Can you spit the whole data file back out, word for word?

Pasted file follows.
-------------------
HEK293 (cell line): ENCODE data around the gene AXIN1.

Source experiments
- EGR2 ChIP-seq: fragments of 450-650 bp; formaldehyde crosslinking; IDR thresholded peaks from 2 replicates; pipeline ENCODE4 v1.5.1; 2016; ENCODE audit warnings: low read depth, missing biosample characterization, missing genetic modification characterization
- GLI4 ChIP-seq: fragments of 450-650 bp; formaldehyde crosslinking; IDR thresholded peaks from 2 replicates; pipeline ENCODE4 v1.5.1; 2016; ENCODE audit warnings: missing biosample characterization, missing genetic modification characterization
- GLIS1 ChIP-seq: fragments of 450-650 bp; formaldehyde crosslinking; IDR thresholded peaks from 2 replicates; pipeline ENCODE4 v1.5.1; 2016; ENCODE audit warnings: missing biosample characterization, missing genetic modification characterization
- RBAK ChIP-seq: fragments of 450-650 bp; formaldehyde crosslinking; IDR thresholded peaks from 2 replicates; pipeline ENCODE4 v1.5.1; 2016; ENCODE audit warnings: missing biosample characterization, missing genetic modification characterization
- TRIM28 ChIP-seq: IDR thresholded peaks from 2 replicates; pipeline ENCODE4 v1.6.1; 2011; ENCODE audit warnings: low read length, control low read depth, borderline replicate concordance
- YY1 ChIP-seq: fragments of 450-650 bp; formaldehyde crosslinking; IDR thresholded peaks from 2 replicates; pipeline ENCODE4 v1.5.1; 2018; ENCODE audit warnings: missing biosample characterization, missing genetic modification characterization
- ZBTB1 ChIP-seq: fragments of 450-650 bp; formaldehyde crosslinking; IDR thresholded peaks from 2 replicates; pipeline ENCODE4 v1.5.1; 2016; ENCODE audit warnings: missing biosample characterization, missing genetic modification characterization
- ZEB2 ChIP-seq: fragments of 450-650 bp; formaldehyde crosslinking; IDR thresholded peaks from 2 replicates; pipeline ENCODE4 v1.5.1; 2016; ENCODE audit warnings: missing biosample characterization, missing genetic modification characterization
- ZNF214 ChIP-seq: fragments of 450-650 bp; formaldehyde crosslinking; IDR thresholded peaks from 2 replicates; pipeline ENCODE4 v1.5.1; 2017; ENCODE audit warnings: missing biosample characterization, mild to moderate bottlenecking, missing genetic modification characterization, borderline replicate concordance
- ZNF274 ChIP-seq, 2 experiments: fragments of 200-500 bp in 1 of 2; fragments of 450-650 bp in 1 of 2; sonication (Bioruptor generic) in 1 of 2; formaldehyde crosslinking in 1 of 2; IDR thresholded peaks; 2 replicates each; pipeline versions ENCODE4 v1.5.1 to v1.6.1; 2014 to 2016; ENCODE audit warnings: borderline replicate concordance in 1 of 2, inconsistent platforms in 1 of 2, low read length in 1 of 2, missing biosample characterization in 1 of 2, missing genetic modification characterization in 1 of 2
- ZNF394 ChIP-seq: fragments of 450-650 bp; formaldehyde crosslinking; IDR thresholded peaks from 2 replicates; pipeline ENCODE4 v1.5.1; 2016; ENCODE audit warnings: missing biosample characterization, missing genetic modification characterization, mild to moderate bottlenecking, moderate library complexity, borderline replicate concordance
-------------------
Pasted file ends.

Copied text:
HEK293 (cell line): ENCODE data around the gene AXIN1.

Source experiments
- EGR2 ChIP-seq: fragments of 450-650 bp; formaldehyde crosslinking; IDR thresholded peaks from 2 replicates; pipeline ENCODE4 v1.5.1; 2016; ENCODE audit warnings: low read depth, missing biosample characterization, missing genetic modification characterization
- GLI4 ChIP-seq: fragments of 450-650 bp; formaldehyde crosslinking; IDR thresholded peaks from 2 replicates; pipeline ENCODE4 v1.5.1; 2016; ENCODE audit warnings: missing biosample characterization, missing genetic modification characterization
- GLIS1 ChIP-seq: fragments of 450-650 bp; formaldehyde crosslinking; IDR thresholded peaks from 2 replicates; pipeline ENCODE4 v1.5.1; 2016; ENCODE audit warnings: missing biosample characterization, missing genetic modification characterization
- RBAK ChIP-seq: fragments of 450-650 bp; formaldehyde crosslinking; IDR thresholded peaks from 2 replicates; pipeline ENCODE4 v1.5.1; 2016; ENCODE audit warnings: missing biosample characterization, missing genetic modification characterization
- TRIM28 ChIP-seq: IDR thresholded peaks from 2 replicates; pipeline ENCODE4 v1.6.1; 2011; ENCODE audit warnings: low read length, control low read depth, borderline replicate concordance
- YY1 ChIP-seq: fragments of 450-650 bp; formaldehyde crosslinking; IDR thresholded peaks from 2 replicates; pipeline ENCODE4 v1.5.1; 2018; ENCODE audit warnings: missing biosample characterization, missing genetic modification characterization
- ZBTB1 ChIP-seq: fragments of 450-650 bp; formaldehyde crosslinking; IDR thresholded peaks from 2 replicates; pipeline ENCODE4 v1.5.1; 2016; ENCODE audit warnings: missing biosample characterization, missing genetic modification characterization
- ZEB2 ChIP-seq: fragments of 450-650 bp; formaldehyde crosslinking; IDR thresholded peaks from 2 replicates; pipeline ENCODE4 v1.5.1; 2016; ENCODE audit warnings: missing biosample characterization, missing genetic modification characterization
- ZNF214 ChIP-seq: fragments of 450-650 bp; formaldehyde crosslinking; IDR thresholded peaks from 2 replicates; pipeline ENCODE4 v1.5.1; 2017; ENCODE audit warnings: missing biosample characterization, mild to moderate bottlenecking, missing genetic modification characterization, borderline replicate concordance
- ZNF274 ChIP-seq, 2 experiments: fragments of 200-500 bp in 1 of 2; fragments of 450-650 bp in 1 of 2; sonication (Bioruptor generic) in 1 of 2; formaldehyde crosslinking in 1 of 2; IDR thresholded peaks; 2 replicates each; pipeline versions ENCODE4 v1.5.1 to v1.6.1; 2014 to 2016; ENCODE audit warnings: borderline replicate concordance in 1 of 2, inconsistent platforms in 1 of 2, low read length in 1 of 2, missing biosample characterization in 1 of 2, missing genetic modification characterization in 1 of 2
- ZNF394 ChIP-seq: fragments of 450-650 bp; formaldehyde crosslinking; IDR thresholded peaks from 2 replicates; pipeline ENCODE4 v1.5.1; 2016; ENCODE audit warnings: missing biosample characterization, missing genetic modification characterization, mild to moderate bottlenecking, moderate library complexity, borderline replicate concordance